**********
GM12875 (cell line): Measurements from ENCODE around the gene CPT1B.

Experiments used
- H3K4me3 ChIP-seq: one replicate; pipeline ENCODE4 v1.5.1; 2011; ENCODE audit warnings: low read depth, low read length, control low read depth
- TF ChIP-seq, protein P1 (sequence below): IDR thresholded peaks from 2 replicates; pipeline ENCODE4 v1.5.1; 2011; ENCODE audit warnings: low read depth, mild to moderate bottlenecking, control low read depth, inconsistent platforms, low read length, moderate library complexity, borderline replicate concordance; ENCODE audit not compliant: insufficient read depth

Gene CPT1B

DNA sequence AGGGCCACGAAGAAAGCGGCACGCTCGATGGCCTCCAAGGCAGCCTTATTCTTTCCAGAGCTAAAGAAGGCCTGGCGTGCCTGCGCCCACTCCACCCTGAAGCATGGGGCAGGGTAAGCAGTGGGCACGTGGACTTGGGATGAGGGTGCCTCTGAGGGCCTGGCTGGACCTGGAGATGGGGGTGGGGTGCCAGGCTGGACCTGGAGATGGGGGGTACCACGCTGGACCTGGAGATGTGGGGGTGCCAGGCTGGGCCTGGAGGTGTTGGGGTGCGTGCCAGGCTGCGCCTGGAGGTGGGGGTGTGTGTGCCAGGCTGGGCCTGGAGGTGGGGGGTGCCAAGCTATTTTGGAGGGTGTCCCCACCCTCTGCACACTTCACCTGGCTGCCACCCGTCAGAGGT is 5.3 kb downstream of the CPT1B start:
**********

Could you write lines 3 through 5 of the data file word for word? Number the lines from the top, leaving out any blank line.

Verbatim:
- H3K4me3 ChIP-seq: one replicate; pipeline ENCODE4 v1.5.1; 2011; ENCODE audit warnings: low read depth, low read length, control low read depth
- TF ChIP-seq, protein P1 (sequence below): IDR thresholded peaks from 2 replicates; pipeline ENCODE4 v1.5.1; 2011; ENCODE audit warnings: low read depth, mild to moderate bottlenecking, control low read depth, inconsistent platforms, low read length, moderate library complexity, borderline replicate concordance; ENCODE audit not compliant: insufficient read depth

Gene CPT1B